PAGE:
ROBERT E. VAN SCOY, M.D.; HARRY R. HILL, M.D.; ROY E. RITTS Jr., M.D., F.A.C.P.; PAUL G. QUIE, M.D.
A 20-year-old woman and her infant daughter had recurrent bacterial infections and chronic mucocutaneous candidiasis and were found to have extreme hyperimmunoglobulinemia E, defective neutrophil chemotaxis, and diminished lymphocyte responses to Candida antigen. Studies of members of the mother's family showed mild increases of IgE and mildly depressed chemotactic activity of neutrophils in a brother, the father, and the paternal grandfather. The recurrent bacterial infections in these two patients can be explained by the defective neutrophil chemotaxis. It is not known whether the mucocutaneous candidiasis is related to the neutrophil chemotaxis with the lymphocyte defect being secondary to the Candida infection or, alternatively, the Candida infection being secondary to the lymphocyte defect. Furthermore, the family data suggest a familial pattern of hyperimmunoglobulinemia E and defective neutrophil motility.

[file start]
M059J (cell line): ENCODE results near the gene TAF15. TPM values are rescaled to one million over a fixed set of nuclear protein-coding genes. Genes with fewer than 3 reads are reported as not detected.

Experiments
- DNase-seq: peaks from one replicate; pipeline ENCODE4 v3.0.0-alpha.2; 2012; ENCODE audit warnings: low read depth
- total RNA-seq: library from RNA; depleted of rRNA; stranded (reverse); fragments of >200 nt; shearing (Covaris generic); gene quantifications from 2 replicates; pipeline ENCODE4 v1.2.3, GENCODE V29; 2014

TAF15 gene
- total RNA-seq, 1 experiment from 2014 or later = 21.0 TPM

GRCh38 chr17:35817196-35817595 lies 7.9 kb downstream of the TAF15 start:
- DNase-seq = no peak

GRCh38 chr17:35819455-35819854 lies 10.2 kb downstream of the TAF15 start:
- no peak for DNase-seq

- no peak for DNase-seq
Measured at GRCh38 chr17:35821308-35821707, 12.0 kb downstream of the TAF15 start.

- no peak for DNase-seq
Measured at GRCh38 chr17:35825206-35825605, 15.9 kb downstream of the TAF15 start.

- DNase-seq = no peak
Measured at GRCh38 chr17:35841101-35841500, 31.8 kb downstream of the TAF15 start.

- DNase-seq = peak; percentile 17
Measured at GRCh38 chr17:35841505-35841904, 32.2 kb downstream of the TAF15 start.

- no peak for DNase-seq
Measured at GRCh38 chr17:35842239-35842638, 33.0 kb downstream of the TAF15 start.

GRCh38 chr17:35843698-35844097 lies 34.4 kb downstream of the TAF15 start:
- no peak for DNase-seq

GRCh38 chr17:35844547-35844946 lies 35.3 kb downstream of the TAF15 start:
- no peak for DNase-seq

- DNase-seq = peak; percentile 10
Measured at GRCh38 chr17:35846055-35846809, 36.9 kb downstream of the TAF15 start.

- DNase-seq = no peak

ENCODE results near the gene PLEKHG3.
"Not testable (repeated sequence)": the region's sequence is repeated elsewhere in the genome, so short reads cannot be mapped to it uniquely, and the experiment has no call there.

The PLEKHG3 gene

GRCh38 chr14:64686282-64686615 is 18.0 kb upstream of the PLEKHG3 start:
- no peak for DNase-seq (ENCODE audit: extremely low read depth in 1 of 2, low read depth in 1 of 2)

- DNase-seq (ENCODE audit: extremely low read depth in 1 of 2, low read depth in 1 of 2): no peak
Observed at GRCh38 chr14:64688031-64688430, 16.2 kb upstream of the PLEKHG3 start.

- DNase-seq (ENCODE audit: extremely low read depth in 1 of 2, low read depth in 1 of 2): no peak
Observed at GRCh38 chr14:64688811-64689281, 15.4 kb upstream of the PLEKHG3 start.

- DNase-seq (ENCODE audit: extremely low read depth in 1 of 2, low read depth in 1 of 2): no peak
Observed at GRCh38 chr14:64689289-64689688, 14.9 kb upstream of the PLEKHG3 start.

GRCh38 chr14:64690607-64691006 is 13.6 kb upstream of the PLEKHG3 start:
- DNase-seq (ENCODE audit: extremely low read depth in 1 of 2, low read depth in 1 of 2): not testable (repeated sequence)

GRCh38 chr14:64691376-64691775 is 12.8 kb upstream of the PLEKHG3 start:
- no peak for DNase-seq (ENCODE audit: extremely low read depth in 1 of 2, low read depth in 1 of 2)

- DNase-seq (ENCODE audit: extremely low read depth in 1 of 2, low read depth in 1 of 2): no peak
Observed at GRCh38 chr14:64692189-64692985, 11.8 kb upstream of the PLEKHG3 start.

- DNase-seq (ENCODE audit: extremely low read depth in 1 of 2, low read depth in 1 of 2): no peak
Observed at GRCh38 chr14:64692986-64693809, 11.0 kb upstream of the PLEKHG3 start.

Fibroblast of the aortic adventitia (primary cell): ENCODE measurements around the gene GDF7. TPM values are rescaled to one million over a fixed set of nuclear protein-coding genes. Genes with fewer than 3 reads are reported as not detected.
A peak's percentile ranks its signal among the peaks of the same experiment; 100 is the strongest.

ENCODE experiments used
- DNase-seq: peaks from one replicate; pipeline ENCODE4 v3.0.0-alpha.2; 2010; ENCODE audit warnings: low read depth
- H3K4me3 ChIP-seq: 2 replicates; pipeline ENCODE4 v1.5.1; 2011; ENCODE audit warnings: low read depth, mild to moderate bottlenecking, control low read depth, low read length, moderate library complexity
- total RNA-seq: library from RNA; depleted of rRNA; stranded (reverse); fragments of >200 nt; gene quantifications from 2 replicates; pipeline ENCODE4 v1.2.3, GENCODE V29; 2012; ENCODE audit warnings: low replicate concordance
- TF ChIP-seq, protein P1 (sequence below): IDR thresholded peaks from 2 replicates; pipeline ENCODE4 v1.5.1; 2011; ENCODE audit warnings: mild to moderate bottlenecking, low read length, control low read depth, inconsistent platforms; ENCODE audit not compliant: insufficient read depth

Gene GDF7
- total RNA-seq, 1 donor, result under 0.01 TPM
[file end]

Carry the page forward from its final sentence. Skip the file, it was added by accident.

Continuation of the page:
VAN SCOY RE, HILL HR, RITTS RE, et al. Familial Neutrophil Chemotaxis Defect, Recurrent Bacterial Infections, Mucocutaneous Candidiasis, and Hyperimmunoglobulinemia E. Ann Intern Med. 1975;82:766–770. doi: https://doi.org/10.7326/0003-4819-82-6-766
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Published: Ann Intern Med. 1975;82(6):766-770.
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